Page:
Bowling great Stuart Broad to retire from cricket after conclusion of final Ashes test

Stuart Broad describes telling captain Ben Stokes that he would be retiring

Stuart Broad, England’s second-highest Test wicket-taker of all time, has announced he will be retiring from all cricket at the conclusion of the final Ashes Test.

The 37-year-old made the announcement at stumps on day three of the final Test against Australia at the Kia Oval.

“Tomorrow or Monday will be my last game of cricket,” Broad told Sky Sports.

“It’s been a wonderful ride, a huge privilege to wear the Nottinghamshire and England badge as much as I have.

“I’m loving cricket as much as I have. It’s been a wonderful series to be part of and I’ve always wanted to finish at the top. This series just feels like it’s been one of the most enjoyable and entertaining that I’ve been part of.”

Broad said he only made his decision to leave the game at "about 8.30 last night".

He has taken 602 wickets in 167 Tests, making him the second most successful paceman in Test history behind team-mate James Anderson. Broad took his 150th Ashes wicket in his final game this week.

The Nottinghamshire player leaves international cricket with a number of honours to his name, including the 2010 T20 World Cup and four Ashes series wins.

"I’ve been thinking about it for a couple of weeks. England versus Australia has always been the pinnacle for me," he said.

“I’ve loved the battles with Australia that have come my way personally and the team’s way. I’ve got a love affair with Ashes cricket and I wanted my last game to be Ashes cricket.

“I told Stokesy (Ben Stokes) last night and the changing room this morning and it just felt the right time. I feel content with everything I’ve achieved in the game."

Stuart Broad playing for Leicestershire during the Twenty20 Cup Final in 2006. Credit: PA

He also said he relishes the thought of spending more time with fiancee Mollie King and eight-month old daughter Annabella.

“I’ve been home maybe seven or eight nights this summer. I feel like I haven’t seen Mollie and Annabella as much as I would like to at such a young age. I love everything about being a Dad and will throw all my time and effort into being a great Dad.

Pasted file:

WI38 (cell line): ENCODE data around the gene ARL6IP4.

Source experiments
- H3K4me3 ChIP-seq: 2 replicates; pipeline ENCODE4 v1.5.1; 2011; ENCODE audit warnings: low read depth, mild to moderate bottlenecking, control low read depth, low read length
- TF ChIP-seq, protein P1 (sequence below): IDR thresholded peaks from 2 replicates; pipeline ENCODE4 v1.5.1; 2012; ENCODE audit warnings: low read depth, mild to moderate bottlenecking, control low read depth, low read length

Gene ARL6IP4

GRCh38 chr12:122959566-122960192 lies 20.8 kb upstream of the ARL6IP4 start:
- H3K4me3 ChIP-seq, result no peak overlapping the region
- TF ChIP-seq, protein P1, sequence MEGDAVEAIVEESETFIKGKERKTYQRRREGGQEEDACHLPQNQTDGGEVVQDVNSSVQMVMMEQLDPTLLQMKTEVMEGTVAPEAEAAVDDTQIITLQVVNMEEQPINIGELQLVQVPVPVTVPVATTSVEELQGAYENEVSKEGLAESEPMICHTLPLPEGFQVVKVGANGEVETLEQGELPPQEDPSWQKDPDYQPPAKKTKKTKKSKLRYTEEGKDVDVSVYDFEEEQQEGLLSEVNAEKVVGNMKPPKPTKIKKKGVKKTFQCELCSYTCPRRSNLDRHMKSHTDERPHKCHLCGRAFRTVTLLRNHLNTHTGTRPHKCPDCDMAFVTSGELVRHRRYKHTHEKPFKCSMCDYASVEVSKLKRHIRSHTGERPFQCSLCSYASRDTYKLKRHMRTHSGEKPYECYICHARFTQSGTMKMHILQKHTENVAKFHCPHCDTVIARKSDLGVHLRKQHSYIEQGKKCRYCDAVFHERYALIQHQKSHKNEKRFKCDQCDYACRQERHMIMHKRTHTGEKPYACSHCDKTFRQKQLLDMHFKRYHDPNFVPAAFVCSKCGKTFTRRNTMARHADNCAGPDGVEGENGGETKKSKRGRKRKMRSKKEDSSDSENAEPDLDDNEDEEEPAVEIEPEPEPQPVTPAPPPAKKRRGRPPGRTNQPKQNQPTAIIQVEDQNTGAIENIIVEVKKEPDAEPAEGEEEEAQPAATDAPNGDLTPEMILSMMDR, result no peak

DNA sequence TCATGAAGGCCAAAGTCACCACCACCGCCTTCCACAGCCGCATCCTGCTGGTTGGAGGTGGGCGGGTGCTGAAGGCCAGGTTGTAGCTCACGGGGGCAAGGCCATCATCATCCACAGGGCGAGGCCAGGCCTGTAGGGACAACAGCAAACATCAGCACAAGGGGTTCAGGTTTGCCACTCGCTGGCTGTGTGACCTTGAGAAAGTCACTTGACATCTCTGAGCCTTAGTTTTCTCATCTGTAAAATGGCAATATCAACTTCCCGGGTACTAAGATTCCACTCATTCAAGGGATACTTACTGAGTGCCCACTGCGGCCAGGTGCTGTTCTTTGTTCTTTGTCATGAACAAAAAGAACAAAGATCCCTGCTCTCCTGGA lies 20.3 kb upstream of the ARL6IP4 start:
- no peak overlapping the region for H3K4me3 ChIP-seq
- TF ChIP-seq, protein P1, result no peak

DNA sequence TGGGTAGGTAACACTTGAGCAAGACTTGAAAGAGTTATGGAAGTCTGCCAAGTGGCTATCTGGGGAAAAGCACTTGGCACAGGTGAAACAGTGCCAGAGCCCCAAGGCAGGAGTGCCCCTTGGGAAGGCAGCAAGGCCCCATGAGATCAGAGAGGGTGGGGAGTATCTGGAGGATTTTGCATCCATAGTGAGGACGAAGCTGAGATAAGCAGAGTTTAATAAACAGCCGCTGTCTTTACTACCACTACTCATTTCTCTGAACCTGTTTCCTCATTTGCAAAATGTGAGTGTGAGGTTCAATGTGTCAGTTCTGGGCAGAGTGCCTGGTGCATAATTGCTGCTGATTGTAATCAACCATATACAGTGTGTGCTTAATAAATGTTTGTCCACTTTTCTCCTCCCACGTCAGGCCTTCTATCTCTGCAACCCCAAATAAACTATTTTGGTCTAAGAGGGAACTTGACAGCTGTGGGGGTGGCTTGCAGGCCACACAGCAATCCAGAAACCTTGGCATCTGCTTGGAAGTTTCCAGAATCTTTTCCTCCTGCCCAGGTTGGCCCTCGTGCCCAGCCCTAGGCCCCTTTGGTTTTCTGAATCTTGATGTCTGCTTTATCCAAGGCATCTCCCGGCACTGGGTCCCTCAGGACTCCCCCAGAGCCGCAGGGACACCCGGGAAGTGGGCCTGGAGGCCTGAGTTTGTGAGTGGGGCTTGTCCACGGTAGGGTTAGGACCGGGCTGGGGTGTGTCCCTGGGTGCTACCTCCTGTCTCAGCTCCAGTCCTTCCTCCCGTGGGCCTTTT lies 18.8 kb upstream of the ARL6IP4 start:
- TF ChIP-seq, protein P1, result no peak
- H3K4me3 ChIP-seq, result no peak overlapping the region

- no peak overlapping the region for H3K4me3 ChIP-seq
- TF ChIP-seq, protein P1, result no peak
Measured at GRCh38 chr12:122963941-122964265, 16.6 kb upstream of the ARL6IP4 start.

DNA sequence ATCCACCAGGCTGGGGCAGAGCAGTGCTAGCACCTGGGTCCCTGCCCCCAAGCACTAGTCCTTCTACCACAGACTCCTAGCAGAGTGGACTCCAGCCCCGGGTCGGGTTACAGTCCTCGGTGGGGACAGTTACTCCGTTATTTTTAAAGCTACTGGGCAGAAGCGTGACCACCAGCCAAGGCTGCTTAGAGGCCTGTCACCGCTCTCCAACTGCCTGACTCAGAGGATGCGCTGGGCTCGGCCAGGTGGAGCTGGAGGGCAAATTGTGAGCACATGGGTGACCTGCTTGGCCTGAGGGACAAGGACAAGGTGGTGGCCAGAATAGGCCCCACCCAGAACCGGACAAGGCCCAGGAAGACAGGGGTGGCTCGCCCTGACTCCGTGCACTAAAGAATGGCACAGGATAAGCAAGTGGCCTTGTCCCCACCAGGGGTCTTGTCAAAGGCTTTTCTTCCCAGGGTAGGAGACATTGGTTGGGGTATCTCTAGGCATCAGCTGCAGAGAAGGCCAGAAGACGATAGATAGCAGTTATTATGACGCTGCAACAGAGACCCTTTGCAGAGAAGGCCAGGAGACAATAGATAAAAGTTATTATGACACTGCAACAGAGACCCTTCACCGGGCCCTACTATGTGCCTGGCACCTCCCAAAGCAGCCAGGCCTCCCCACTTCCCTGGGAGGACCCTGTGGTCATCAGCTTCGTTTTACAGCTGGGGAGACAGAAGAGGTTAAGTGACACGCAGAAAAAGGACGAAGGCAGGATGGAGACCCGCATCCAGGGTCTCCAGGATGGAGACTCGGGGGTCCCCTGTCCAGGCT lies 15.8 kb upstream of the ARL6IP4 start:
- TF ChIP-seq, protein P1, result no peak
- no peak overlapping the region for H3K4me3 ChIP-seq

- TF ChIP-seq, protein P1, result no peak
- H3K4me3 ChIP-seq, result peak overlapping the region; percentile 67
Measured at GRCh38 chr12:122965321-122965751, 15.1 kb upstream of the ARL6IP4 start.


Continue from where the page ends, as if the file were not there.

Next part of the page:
“Did that come into my decision? Potentially. There’s certainly something that fills my heart with joy that I’ll be able to spend a bit more time at home.”

“It is a big decision but you come to a time when you know,” former Australia bowler McGrath told BBC’s Test Match Special following Broad's announcement. “He loves the big moments, he loves the pressure and that is the sign of a true champion. “Going out on your own terms is special as well. He has been incredible for England for a long, long time.” Sir Alastair Cook also paid tribute to Broad, who made his Test debut against Sri Lanka in December 2007.

He told BBC’s Test Match Special. “I’m a bit emotional and a bit surprised. But if you look at the schedule for Stuart Broad, you have India away, Sri Lanka and West Indies next summer, no offence to those sides but Broad is about big moments.

“So for him to get through to another big moment is probably another two-and-a-half years.

“The one player to deliver, alongside Ben Stokes, in the big moments is Stuart Broad and what a feeling that must be for a player.”

A statement from the ECB read: “The England and Wales Cricket Board would like to thank Stuart for his incredible dedication and contribution to English cricket and we wish him well for the remainder of his final Test match and the future.”

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